Radioactive wastewater from Fukushima ended up in the ocean. Is there any reason to be concerned?

Radioactive wastewater from Fukushima ended up in the ocean.  Is there any reason to be concerned?

Japan has filed a complaint against Chinese nationals who insult employees of their institutions. The vulgar calls are the Chinese’s response to the decision to release water from the Fukushima power plant into the ocean. “An extremely selfish action,” Beijing said.

In half of August The Prime Minister of Japan decided to pump water into the ocean collected in tanks at the Fukushima nuclear power plant. Authorities received approval from the International Atomic Energy Agency (IAEA) and began the process of releasing the sewage.

Fukushima. Wastewater from the power plant ended up in the ocean

The government’s actions were criticized by people in Japan and neighboring countries. Beijing called it an “extremely selfish and irresponsible action.” The public disapproval has resulted in numerous complaints filed by Chinese citizens, which were deemed vulgar and offensive in Japan. Tokyo reported this problem to the Chinese authorities.

Since Thursday, August 24, Japanese government departments, schools and other institutions have received thousands of calls from Chinese numbers. The interlocutors allegedly talked about their opposition to pumping contaminated water, using vulgar language and insulting employees. One of the restaurant chains in Fukushima reported a thousand calls received within a few days.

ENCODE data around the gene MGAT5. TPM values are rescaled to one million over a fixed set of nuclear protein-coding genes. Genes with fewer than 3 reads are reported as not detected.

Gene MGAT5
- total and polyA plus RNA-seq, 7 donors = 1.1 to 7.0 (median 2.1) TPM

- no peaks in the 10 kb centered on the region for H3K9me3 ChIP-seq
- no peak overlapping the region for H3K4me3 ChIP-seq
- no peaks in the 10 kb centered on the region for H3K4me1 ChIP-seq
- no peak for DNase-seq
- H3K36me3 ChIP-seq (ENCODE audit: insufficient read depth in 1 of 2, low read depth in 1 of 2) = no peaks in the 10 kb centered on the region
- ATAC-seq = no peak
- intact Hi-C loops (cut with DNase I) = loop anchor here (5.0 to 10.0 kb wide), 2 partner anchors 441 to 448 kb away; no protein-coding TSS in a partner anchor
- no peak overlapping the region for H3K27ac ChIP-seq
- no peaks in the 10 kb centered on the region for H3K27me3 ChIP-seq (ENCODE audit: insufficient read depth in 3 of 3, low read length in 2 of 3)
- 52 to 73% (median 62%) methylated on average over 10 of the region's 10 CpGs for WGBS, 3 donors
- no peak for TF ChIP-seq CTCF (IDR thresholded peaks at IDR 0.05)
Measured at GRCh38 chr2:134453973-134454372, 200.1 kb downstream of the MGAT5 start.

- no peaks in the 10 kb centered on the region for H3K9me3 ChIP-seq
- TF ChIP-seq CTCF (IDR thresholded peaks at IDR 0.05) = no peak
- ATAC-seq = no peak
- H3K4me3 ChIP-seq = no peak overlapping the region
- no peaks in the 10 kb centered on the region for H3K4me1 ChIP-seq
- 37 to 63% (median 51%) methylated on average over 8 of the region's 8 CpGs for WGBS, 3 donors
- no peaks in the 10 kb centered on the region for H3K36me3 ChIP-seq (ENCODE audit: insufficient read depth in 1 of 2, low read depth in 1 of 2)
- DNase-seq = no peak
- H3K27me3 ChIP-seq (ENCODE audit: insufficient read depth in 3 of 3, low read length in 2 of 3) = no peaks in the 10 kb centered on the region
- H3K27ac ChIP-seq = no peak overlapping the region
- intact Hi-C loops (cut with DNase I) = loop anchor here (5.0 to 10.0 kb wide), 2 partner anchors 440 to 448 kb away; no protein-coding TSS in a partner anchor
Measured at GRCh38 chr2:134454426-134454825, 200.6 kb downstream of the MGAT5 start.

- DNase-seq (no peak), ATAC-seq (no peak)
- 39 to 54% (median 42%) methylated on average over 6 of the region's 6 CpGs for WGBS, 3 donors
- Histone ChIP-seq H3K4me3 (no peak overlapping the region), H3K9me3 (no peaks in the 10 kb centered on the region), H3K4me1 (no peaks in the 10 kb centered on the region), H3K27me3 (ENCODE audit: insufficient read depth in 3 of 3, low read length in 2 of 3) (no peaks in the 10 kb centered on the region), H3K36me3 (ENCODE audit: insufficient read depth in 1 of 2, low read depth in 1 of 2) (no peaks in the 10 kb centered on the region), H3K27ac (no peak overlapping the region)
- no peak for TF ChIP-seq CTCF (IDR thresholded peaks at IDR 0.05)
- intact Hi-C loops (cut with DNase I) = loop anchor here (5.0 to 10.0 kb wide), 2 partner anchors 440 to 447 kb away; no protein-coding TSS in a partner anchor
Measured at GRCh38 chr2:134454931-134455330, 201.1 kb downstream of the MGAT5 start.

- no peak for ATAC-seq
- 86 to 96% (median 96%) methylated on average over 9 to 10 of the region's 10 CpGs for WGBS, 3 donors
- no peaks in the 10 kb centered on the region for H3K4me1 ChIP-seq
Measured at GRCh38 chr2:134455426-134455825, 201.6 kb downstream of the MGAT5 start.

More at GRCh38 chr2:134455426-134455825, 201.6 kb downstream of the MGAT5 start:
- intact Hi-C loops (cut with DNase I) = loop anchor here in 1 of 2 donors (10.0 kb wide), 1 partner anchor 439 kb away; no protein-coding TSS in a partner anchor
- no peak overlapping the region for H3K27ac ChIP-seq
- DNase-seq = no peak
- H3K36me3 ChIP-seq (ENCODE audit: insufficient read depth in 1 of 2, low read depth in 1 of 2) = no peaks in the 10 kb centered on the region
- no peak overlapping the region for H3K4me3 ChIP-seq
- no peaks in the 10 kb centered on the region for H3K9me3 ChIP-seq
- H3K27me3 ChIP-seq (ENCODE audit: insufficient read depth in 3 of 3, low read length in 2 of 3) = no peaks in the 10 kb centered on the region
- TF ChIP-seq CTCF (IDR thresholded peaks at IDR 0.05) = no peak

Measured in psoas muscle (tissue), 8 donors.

Protest by China and South Korea

The authorities and residents of South Korea also criticize the release of sewage into the ocean. There was a protest in Seoul during which an attempt was made to storm the Japanese embassy. In response to residents’ concerns, the Korean authorities announced that they had sent experts to the embassy who would monitor the entire process.

Japanese authorities assure that the water pumped out does not contain levels of radioactivity that pose a threat to humans. Their words are to be confirmed by regular tests, carried out every week for the next three months. Prime Minister Fumio Kishida’s plan assumes that within 30 years, over a million tons of water used to cool reactors will be released into the ocean.

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